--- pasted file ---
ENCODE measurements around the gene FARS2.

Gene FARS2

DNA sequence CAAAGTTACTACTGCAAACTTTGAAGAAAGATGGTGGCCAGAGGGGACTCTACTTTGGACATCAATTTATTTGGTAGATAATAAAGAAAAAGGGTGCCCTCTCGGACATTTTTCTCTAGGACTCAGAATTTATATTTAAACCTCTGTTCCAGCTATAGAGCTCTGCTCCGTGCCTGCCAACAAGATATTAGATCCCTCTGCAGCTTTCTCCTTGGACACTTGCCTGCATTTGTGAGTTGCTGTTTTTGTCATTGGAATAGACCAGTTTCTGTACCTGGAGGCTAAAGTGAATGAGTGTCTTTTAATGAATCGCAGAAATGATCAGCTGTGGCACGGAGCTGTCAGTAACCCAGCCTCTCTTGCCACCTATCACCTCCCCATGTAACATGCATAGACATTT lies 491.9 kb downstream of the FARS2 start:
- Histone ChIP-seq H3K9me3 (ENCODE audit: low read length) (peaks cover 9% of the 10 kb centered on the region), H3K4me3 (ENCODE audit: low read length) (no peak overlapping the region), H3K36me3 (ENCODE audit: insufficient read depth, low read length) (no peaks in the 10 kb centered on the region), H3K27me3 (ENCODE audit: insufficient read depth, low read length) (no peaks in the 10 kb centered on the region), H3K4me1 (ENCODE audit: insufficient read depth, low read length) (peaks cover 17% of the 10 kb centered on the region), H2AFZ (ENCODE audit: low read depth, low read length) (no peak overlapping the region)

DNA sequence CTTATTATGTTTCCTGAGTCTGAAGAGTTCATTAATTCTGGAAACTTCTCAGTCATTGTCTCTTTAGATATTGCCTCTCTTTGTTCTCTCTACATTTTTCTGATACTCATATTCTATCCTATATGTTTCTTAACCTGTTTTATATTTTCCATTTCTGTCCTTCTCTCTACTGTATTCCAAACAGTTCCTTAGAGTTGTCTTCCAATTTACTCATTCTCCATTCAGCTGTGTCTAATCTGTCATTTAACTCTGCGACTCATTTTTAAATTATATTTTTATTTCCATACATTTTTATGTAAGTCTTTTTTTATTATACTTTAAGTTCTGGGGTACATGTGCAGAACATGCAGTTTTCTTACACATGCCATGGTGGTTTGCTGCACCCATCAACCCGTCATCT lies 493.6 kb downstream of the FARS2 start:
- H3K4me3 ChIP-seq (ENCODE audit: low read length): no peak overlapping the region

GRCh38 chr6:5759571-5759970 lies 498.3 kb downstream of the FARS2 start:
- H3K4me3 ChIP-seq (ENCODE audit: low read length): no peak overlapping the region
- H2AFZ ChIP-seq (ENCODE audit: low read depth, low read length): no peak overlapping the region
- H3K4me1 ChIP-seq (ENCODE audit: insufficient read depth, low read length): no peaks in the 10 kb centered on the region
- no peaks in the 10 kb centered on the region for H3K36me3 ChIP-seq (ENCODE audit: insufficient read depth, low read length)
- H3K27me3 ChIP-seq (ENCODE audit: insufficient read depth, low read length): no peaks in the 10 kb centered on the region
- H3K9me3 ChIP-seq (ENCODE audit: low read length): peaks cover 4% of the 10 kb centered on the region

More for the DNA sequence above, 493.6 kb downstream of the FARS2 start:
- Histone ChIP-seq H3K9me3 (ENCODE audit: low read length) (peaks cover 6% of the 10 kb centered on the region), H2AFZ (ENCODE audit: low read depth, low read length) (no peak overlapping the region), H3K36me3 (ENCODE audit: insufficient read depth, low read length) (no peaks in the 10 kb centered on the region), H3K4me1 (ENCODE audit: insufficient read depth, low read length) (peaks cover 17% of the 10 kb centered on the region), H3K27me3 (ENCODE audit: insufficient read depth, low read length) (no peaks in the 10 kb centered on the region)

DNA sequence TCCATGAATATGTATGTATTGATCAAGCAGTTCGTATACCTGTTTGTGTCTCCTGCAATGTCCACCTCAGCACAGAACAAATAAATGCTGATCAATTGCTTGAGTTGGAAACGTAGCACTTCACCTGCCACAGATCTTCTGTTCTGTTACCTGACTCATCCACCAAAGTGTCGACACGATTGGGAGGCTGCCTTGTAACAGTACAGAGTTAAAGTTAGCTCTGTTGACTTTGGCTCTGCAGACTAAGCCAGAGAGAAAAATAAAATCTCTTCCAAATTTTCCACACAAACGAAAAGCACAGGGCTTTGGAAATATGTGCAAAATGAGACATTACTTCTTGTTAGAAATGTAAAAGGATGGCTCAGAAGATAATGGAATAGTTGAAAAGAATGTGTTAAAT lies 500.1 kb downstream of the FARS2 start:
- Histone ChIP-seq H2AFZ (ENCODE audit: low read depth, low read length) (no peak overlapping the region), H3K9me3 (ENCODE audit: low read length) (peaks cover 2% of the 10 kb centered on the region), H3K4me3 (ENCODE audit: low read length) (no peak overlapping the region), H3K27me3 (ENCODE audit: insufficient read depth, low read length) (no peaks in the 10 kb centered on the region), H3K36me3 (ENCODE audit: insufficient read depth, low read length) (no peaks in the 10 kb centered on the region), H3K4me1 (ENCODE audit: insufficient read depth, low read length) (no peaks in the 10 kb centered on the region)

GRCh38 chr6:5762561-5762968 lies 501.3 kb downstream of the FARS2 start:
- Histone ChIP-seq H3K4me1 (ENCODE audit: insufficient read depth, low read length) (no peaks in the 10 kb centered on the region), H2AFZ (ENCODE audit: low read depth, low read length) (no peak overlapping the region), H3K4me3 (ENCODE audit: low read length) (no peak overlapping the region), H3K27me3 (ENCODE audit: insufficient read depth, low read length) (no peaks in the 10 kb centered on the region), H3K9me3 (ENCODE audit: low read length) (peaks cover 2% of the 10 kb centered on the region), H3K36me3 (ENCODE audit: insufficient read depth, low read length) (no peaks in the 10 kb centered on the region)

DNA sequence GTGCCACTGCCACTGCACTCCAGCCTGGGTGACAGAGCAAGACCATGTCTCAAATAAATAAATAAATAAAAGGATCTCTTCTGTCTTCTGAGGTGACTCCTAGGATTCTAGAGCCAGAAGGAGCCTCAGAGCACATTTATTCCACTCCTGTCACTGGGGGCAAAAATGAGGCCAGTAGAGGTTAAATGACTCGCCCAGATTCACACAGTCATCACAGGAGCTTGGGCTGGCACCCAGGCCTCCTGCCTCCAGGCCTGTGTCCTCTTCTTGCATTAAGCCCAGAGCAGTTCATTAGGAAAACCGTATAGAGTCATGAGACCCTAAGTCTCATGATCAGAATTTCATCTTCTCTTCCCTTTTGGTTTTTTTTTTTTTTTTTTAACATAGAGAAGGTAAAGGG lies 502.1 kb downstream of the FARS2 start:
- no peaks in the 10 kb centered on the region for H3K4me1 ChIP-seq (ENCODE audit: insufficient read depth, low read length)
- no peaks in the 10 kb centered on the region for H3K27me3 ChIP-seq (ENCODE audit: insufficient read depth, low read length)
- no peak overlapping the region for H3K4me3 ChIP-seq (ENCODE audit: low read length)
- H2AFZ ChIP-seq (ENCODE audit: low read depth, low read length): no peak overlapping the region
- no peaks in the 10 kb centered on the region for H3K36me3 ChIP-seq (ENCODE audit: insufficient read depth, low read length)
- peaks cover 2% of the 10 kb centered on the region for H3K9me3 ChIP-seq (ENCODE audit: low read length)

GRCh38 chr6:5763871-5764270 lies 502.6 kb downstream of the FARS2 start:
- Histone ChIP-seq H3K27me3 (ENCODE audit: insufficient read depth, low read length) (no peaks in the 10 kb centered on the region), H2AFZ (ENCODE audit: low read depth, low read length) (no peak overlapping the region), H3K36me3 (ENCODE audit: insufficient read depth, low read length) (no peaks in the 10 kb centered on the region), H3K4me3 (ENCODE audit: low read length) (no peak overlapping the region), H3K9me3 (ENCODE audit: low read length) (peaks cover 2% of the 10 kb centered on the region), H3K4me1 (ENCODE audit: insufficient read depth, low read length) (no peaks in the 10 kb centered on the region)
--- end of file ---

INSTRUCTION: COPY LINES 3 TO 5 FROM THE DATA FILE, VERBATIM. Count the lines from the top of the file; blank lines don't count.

DNA sequence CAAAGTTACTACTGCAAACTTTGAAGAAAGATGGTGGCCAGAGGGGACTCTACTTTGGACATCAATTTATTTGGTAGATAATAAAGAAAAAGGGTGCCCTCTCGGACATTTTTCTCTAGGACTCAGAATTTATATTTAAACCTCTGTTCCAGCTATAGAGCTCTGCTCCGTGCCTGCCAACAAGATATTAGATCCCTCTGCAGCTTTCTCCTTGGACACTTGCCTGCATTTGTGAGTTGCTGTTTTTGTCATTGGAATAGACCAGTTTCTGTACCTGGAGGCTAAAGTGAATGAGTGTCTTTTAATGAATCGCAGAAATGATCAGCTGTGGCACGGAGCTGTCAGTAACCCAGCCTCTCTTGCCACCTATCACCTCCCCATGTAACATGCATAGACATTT lies 491.9 kb downstream of the FARS2 start:
- Histone ChIP-seq H3K9me3 (ENCODE audit: low read length) (peaks cover 9% of the 10 kb centered on the region), H3K4me3 (ENCODE audit: low read length) (no peak overlapping the region), H3K36me3 (ENCODE audit: insufficient read depth, low read length) (no peaks in the 10 kb centered on the region), H3K27me3 (ENCODE audit: insufficient read depth, low read length) (no peaks in the 10 kb centered on the region), H3K4me1 (ENCODE audit: insufficient read depth, low read length) (peaks cover 17% of the 10 kb centered on the region), H2AFZ (ENCODE audit: low read depth, low read length) (no peak overlapping the region)

DNA sequence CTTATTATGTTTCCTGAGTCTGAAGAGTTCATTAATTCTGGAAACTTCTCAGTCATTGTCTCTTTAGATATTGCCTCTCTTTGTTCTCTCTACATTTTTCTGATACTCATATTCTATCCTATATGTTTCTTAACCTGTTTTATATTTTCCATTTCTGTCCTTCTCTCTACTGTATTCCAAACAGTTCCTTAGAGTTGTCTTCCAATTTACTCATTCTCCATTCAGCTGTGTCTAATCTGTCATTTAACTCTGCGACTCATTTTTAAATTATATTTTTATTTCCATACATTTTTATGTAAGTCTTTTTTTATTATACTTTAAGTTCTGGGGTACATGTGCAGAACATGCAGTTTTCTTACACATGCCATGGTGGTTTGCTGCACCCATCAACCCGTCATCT lies 493.6 kb downstream of the FARS2 start: